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  • 14 November 2018
  • 12 min read

My first year university experience and advice

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  • Chloe
    Registered Mental Health Nurse
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  • 5899

Chloe studied Mental Health Nursing at LSBU. In this video she talks about her first year university experience and offers advice for anyone looking to study nursing at uni.

I'm about to start my second year at university and I've been reflecting back on my first year recently so I thought I would share with you my experience, maybe some tips, and what I'd recommend if you are going to be starting University soon.

The things I'm going to be discussing are like pre-university so A-Levels, the second thing is going to be halls housing, the third is going to be social life, the fourth is going to be academic life and the fifth is going to be what I want to do better next year and what I’d change if I did it again.


Before university I did A-Levels and I studied film, politics, biology and psychology. My plan was to carry on with all four A-Levels right through to the end but and I just I couldn't keep up with the workload because three of them were essay based subjects and I just didn't physically have enough time to write that many essays, so I ended up dropping politics and only carrying on with the other three all the way from AS to A2.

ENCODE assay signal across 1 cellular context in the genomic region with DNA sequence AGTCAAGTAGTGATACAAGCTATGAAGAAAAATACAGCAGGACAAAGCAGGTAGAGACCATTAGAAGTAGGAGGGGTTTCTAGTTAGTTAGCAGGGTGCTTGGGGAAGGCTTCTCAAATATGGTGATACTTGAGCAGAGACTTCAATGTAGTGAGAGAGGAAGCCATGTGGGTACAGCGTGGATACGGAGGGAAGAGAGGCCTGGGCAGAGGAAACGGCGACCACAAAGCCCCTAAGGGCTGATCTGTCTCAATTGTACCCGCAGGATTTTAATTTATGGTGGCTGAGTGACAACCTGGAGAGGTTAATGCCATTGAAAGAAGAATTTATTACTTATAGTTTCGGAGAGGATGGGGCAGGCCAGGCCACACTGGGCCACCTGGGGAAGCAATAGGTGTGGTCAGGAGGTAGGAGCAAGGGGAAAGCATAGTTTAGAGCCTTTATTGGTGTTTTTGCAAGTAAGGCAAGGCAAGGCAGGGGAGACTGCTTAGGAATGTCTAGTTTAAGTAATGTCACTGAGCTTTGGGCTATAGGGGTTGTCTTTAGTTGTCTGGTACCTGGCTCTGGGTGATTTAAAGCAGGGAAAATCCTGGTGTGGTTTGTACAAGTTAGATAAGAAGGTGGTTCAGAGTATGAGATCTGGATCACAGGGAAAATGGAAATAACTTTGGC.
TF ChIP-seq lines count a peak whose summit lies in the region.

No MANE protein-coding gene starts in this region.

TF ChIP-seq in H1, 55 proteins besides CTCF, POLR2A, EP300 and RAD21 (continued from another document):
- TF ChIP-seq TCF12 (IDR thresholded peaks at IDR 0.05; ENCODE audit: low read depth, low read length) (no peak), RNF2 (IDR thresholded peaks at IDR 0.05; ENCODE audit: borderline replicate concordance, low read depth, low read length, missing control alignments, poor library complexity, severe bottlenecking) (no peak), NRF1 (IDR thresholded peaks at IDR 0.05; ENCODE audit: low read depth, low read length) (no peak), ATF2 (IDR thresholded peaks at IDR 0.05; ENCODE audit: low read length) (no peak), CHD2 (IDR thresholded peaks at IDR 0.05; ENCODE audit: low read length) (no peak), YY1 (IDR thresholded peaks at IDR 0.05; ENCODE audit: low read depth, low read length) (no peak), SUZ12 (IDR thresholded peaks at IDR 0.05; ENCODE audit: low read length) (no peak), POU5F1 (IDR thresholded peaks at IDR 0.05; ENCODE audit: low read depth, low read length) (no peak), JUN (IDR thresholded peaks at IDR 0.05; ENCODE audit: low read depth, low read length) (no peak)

I achieved ABC which is a lot better than I expected to do and higher than I actually needed to get into University.

I found A-Levels really difficult, I didn't enjoy them at all.

Thankfully I have enjoyed University a lot more so I guess it was worth it.

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University Halls

I chose London Southbank because where I wanted to be a mental health nurse, the hospital trust that is associated with on the south bank in South London and it is one of the best mental health trusts in the country so I knew that I wanted to go to one that worked within that trust.

My three options were Greenwich, South Bank or Kings - I didn't particularly like Greenwich, I applied and and got in but I just I didn't really like it so I chose not to go there, plus I really wanted to be in central London.

So then the decision came down to King's or South Bank - I really quite like both and I probably would have preferred to go to King's clearly because it's reputation but for me the deciding factor was accommodation.